Footnotes from the Field

By September 30, 2020 Articles of the Week

Here’s what the sports science team at IMeasureU is reading this week:

  1. Reliability of wearable sensors to assess impact metrics during sport-specific tasks

The first item this week is IMeasureU related from Julie Burland and colleagues in the Journal of Sports Sciences. The purpose of this study was to determine the reliability of the Blue Trident IMU sensors in measuring impact load, step count and cumulative bone stimulus during a series of soccer-related tasks. The results suggest that the Blue Trident IMU sensor can reliably measure the cumulative impact load during outdoor functional movements; however, kicking manoeuvres are less reliable. Measuring impact load in the field expands the ability to capture more ecologically valid data.

  1. Do you Play or Do you Train? Insights From Individual Sports for Training Load and Injury Risk Management in Team Sports Based on Individualization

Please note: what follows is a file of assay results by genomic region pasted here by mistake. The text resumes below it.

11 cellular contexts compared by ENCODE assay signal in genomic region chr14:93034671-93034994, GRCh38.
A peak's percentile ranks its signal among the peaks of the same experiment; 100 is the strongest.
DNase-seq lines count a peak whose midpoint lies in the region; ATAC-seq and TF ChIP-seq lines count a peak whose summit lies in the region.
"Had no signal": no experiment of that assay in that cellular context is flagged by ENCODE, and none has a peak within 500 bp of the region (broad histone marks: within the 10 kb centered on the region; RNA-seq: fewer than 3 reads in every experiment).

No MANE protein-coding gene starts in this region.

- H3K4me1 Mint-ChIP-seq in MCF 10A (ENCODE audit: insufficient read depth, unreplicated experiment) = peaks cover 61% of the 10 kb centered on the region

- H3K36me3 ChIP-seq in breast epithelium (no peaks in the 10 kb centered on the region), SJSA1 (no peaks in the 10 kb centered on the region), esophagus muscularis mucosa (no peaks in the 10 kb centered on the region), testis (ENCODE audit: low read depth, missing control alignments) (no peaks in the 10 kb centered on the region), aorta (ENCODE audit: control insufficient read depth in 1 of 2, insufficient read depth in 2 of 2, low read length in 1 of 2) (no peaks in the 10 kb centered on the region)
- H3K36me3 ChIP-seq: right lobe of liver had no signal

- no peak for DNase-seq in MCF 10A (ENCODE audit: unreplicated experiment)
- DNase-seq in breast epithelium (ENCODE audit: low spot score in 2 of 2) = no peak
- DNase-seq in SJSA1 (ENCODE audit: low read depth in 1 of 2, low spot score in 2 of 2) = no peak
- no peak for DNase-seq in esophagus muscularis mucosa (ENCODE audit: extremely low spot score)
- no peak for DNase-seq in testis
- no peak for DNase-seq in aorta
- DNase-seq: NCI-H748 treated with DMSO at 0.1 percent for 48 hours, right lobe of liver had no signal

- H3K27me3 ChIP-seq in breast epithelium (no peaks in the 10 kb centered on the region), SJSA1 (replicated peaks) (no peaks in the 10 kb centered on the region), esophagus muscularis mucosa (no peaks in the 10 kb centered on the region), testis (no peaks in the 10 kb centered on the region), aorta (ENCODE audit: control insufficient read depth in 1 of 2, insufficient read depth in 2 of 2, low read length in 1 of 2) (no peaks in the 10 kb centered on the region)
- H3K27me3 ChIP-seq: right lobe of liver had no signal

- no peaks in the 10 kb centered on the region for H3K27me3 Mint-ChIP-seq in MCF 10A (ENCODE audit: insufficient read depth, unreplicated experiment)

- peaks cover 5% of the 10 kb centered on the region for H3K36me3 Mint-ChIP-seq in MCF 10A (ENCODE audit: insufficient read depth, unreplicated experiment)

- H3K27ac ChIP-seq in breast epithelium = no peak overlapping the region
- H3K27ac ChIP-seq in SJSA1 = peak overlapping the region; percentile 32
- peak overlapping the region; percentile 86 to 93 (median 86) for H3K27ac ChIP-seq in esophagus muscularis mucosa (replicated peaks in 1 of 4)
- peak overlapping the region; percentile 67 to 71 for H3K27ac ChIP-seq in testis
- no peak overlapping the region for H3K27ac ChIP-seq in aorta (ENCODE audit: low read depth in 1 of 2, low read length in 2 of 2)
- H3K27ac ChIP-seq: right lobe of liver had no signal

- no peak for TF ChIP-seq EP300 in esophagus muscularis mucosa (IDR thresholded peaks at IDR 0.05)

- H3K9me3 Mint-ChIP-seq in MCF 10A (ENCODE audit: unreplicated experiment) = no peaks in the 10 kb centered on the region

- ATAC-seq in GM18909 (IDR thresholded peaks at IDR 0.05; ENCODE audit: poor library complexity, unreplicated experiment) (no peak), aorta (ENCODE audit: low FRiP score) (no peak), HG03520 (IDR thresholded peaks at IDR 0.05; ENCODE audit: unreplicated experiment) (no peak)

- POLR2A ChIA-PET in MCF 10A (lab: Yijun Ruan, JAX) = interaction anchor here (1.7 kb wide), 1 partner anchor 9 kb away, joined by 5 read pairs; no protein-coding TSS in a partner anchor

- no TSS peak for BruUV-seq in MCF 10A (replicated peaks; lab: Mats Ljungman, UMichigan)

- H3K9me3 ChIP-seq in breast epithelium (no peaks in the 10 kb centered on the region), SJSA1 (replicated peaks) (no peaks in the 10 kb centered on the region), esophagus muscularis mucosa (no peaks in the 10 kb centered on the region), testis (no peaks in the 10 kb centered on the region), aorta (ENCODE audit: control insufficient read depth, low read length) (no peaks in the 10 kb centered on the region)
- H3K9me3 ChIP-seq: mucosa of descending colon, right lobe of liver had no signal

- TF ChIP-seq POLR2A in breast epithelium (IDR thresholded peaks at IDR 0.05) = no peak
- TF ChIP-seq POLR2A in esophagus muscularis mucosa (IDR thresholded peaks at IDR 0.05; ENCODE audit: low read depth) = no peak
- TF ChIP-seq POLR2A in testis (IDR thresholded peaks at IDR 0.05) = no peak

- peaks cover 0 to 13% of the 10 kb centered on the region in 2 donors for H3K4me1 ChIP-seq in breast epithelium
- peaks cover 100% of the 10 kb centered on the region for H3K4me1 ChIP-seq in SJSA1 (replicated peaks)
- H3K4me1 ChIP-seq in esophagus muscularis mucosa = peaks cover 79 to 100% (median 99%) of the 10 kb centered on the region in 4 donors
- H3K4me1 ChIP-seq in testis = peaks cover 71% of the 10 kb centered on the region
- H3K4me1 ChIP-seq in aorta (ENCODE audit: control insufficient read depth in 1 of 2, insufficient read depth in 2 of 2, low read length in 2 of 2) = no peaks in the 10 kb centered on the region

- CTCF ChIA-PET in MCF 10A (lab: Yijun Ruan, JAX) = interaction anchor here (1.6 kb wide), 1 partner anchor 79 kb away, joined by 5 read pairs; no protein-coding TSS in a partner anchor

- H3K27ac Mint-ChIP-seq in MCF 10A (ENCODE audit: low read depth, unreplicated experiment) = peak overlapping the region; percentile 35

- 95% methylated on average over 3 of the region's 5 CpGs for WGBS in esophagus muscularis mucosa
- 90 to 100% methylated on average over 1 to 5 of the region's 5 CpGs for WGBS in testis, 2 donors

The second article in this week’s list comes from Daniel Boullosa and colleagues in the Front Physiology Journal. The aim of this opinion article is to provide a rationale based on coaching practices and scientific evidence from individual and team sports, that may help to better understand and, subsequently improve, training loads and injury risk management in team sports. The authors suggest an individualized approach to better manage training loads in team sports which may help to reduce the likelihood of sustaining injuries and optimize performance.

  1. Successful return to professional men’s football (soccer) competition after the COVID-19 shutdown: a cohort study in the German Bundesliga

The final article comes from Tim Meyer and colleagues in the British Journal of Sports Medicine. The objective of the open access article was to evaluate the restart of the German Bundesliga (football (soccer)) during the COVID-19 pandemic from a medical perspective. The authors demonstrated that training and playing football with strict hygiene precautions was not associated with infections with SARS-CoV-2 under the epidemiological circumstances that
were present in Germany during the months of May and June 2020.

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